Bridging the Gap: A General Theory of Second Language Learning


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This article explores the requirements for a general theory of second language learning that can account both for the fact that people can learn more than one language and for the generalizable individual differences that occur in such learning. Such a general theory will be able to explain and describe differences between second and foreign language learning, between learning for general and special purposes, between formal and informal learning, and between developing knowledge and skills. It will need to be precise and clear on the nature of the goals and outcomes of learning and to recognize the complexity of the concept of knowing a second language, which can vary almost without restriction in both kind and amount. The model must be integrated and interactive, to assume that all or many parts of it apply to any specific kind of learning and that there is close interaction among the various parts. The theory proposed allows for a formally valued eclecticism, provided by the use of a preference model. This article considers the formalization of such a model in an expert system and the more recent implications of the Parallel Distributed Processing model. 1988 TESOL International Association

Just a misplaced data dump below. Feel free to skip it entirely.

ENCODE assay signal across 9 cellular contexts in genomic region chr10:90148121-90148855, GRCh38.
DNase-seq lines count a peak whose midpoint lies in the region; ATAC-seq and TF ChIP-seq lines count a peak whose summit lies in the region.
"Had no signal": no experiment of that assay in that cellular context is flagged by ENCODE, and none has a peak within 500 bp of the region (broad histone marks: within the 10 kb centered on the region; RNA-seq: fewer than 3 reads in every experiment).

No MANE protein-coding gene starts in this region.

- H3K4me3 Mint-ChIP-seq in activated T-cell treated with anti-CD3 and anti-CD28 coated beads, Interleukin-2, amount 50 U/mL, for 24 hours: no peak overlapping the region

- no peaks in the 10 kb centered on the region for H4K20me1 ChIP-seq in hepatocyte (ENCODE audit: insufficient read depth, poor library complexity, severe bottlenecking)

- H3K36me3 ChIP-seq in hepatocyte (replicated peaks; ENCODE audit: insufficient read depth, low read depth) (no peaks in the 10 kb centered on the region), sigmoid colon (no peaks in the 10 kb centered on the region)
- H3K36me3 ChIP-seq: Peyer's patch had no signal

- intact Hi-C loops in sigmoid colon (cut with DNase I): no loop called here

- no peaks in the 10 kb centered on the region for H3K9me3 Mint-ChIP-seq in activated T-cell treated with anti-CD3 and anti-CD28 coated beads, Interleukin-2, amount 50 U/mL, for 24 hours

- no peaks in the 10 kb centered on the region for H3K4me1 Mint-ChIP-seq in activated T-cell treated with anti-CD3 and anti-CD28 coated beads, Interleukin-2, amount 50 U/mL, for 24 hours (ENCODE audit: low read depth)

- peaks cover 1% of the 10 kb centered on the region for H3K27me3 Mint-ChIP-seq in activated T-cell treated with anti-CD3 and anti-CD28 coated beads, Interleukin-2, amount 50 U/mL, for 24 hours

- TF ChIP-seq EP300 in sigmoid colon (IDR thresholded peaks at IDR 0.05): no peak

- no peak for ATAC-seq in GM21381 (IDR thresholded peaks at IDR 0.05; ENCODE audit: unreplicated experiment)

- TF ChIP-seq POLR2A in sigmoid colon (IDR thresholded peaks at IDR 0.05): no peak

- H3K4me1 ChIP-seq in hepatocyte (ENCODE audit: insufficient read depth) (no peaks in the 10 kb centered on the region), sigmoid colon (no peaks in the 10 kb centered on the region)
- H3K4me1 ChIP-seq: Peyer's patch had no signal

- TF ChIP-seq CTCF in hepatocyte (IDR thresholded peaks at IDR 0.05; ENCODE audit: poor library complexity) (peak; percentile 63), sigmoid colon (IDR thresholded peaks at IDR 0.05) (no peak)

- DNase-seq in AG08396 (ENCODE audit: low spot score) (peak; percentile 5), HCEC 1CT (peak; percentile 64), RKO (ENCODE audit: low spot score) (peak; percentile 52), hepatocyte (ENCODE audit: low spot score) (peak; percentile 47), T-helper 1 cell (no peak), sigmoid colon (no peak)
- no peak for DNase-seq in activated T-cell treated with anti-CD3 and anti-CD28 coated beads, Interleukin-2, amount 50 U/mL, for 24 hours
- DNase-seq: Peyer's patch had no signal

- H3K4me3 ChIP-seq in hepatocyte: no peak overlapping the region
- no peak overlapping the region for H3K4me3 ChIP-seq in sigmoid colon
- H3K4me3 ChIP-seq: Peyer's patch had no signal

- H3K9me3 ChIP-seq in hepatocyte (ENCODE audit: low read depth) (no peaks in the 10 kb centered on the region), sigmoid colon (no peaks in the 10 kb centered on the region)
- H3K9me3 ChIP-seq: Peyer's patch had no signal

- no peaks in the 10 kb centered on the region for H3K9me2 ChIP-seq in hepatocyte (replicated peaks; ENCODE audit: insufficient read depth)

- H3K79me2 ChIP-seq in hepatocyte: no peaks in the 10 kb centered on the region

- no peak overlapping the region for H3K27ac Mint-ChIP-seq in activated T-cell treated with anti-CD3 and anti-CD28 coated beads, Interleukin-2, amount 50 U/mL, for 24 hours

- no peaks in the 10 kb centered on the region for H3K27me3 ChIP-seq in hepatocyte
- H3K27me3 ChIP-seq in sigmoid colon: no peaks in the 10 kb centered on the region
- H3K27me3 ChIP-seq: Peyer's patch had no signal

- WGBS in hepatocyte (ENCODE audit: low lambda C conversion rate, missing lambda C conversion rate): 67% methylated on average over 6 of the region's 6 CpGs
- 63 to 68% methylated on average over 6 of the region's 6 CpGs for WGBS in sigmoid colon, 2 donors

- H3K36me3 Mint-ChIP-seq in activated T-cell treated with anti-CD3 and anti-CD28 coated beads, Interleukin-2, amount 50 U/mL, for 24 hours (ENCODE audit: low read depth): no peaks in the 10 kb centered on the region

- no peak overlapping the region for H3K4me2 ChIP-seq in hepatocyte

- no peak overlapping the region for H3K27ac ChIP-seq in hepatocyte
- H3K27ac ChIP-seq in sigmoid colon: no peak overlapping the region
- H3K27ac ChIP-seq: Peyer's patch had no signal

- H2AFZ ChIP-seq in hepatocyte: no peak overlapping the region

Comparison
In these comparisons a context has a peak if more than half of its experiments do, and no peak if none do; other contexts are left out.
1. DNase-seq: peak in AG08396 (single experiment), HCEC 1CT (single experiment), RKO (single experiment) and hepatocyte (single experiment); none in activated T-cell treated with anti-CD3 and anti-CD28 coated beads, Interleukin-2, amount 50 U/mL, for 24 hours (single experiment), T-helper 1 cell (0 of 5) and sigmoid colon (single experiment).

Original languageEnglish
Pages (from-to)377-396
Number of pages20
JournalTESOL Quarterly
Issue number3
StatePublished - Sep 1988


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